Category Archives: Columnists

Featured articles from our publications.

Gas tax makes no ‘cents’

Scott Frith
Government/Politics columnist

Gov. Bill Haslam has announced a wide-ranging tax proposal that would add 7 cents per gallon on gasoline and 12 cents per gallon on diesel fuel. As part of the governor’s plan, the sales tax on groceries would be lowered by one-half a percent (a 50-cent decrease on a $100 grocery bill) and the Hall income tax decreased.

Most would agree that Tennessee’s bridges need work. Although our state ranks near the top of states in highway quality, we lie near the bottom in bridge health. In fact, one study by TRIP, a transportation research and lobbying firm, found that 19 percent of Tennessee’s bridges are “structurally deficient or functionally obsolete.” Supporters of the gas tax increase say that new revenue is needed to repair bridges and fund a backlog of state road projects. Also, they argue it’s only fair that drivers (who use the roads) pay for road improvements.

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He that ruleth over men

Lynn Pitts
Faith Columnist

Now these be the last words of David. David the son of Jesse said, and the man who was raised up on high, the anointed of the God of Jacob, and the sweet psalmist of Israel said, “The Spirit of the Lord spake by me, and his word was in my tongue. The God of Israel said, the Rock of Israel spake to me, He that ruleth over men must be just, ruling in the fear of God. And he shall be as the light of the morning, when the sun riseth, even a morning without clouds; as the tender grass springing out of the earth by clear shining after rain.”

(2 Samuel 23:1-4 KJV)

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See how to run

Nick Della Volpe
Features columnist

Should you seek one of the five Knoxville City Council seats up for election this year? The primary is just seven months away. You and your family must decide if you have the time and the inclination to serve.

To start: Examine your district boundaries at knoxmpc.org. Visit knoxvotes.org for rules and forms. Get a petition signed by at least 25 registered voters from your district (get 50 to be safe). Appoint a treasurer before you raise or spend the first dime.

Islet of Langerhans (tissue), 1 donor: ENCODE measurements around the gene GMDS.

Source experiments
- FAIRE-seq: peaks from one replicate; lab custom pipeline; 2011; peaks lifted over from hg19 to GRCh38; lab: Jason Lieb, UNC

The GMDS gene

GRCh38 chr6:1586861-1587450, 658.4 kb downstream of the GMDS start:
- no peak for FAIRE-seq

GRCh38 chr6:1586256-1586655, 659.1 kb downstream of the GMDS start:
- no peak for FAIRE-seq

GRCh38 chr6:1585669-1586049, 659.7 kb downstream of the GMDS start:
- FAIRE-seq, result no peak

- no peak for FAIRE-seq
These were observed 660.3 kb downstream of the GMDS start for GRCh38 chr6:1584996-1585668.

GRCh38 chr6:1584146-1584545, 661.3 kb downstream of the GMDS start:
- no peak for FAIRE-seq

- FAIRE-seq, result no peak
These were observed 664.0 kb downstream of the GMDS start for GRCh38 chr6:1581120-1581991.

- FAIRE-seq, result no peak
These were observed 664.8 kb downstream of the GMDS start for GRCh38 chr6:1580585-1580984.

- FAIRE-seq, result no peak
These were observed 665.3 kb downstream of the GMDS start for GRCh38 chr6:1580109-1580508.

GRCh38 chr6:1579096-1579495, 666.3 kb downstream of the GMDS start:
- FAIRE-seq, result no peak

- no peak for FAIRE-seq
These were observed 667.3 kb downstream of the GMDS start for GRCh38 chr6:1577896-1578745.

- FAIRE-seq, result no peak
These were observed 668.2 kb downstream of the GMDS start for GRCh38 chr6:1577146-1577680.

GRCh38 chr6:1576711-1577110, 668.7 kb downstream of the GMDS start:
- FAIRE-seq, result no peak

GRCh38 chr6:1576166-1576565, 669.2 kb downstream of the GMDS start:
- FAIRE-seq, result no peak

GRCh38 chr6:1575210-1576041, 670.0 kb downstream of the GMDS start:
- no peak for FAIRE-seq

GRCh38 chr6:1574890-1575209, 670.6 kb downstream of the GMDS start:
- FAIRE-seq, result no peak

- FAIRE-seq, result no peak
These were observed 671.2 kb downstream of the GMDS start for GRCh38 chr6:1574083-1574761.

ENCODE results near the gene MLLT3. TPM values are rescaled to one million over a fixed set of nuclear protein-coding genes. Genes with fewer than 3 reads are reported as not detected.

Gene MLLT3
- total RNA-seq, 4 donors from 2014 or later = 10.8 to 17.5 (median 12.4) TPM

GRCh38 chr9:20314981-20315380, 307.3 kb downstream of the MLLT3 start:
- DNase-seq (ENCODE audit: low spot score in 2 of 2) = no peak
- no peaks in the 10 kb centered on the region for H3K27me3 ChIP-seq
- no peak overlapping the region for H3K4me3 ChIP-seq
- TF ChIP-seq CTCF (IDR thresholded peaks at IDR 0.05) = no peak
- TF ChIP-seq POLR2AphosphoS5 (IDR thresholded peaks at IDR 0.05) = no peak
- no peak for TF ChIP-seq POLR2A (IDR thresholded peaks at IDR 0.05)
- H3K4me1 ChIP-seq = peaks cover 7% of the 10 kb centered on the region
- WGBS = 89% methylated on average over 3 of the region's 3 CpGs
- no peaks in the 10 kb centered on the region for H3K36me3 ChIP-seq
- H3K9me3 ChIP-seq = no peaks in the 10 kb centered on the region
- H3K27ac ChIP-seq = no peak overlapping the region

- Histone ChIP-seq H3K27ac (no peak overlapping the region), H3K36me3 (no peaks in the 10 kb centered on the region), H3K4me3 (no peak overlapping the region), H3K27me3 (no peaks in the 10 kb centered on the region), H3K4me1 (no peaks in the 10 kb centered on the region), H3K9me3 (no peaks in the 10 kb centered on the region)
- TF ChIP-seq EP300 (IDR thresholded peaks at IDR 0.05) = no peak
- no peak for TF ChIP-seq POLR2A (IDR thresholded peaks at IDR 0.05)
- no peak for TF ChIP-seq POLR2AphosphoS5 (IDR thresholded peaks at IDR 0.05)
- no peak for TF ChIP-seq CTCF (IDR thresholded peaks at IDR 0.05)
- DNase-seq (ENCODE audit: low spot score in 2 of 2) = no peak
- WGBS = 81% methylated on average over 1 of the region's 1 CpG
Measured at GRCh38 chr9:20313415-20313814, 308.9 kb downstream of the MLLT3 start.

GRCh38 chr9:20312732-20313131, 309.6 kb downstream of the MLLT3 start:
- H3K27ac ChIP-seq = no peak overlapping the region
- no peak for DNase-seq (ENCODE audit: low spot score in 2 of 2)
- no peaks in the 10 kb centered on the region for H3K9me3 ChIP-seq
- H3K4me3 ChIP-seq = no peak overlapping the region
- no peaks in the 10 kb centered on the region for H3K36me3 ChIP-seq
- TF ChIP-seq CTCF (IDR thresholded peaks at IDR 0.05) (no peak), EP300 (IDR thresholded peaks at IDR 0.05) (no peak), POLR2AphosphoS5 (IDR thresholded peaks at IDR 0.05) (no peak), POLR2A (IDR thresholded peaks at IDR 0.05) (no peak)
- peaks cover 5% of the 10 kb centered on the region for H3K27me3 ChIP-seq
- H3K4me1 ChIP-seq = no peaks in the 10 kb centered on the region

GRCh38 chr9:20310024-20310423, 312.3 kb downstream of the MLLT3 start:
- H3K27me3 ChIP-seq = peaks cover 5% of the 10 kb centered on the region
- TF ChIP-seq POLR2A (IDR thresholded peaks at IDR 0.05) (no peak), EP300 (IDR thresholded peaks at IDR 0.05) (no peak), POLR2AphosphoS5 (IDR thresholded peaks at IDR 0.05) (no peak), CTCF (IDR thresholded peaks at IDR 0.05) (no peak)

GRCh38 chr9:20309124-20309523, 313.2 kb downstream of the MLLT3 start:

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The gift of snow

Lynn Pitts
Faith Columnist

For as the rain and the snow come down from heaven, and do not return there until they have watered the earth, making it bring forth and sprout, giving seed to the sower and bread to the eater, so shall my word be that goes out of my mouth; it shall not return to me empty, but it shall accomplish that which I purpose and succeed in the thing for which I sent it.

(Isaiah 55:10-11 NRSV)

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Knoxville High’s influential principal

Jim Tumblin
History and Mysteries

“A firm, steady, stable and human person.” When W.E. Evans was honored at his retirement in 1955, those were the words his former students chose to describe their principal.

Having served one of Knoxville’s longest careers in public education, Evans retired in 1955 at the compulsory retirement age of 70. He served 33 years as principal of Knoxville High School, and after that school closed, moved to East High as principal for four more years.

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A closer look at 2016

Scott Frith
Government/Politics columnist

We all know that 2016 was a great year for Republicans (and a not-so-great year for Democrats), but let’s take a closer look at what happened and what’s ahead in 2017.

First, while the biggest political story of the year was Donald Trump’s victory in the presidential race, some observers were surprised by the size of Trump’s win in Tennessee. Trump won Tennessee by nearly 25 points – a higher margin than Mitt Romney’s 20-point win in 2012 and John McCain’s 15-point win in 2008.

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A holiday birding treat

Dr. Bob Collier
Nature notes

Our 520-plus National Wildlife Refuges, covering 93 million acres, offer great opportunities for folks to get out and enjoy nature. Their rivers, lakes, swamps, fields and mountains are home to a myriad of varieties of trees and flowers, bushes and grasses. That means they are also home to innumerable critters that people like to watch – big animals, butterflies and, in the case of birders, birds.

Over 200 of our National Wildlife Refuges were set aside specifically to protect, manage and restore habitat for migratory birds, and one result of that effort has been to yield a list of over 700 species of birds that have been seen in America’s National Wildlife Refuges. And the good people who manage those refuges have made many of them very birder-friendly, with wildlife drives meandering through all their different natural features, plus nature trails, photo blinds and observation towers.

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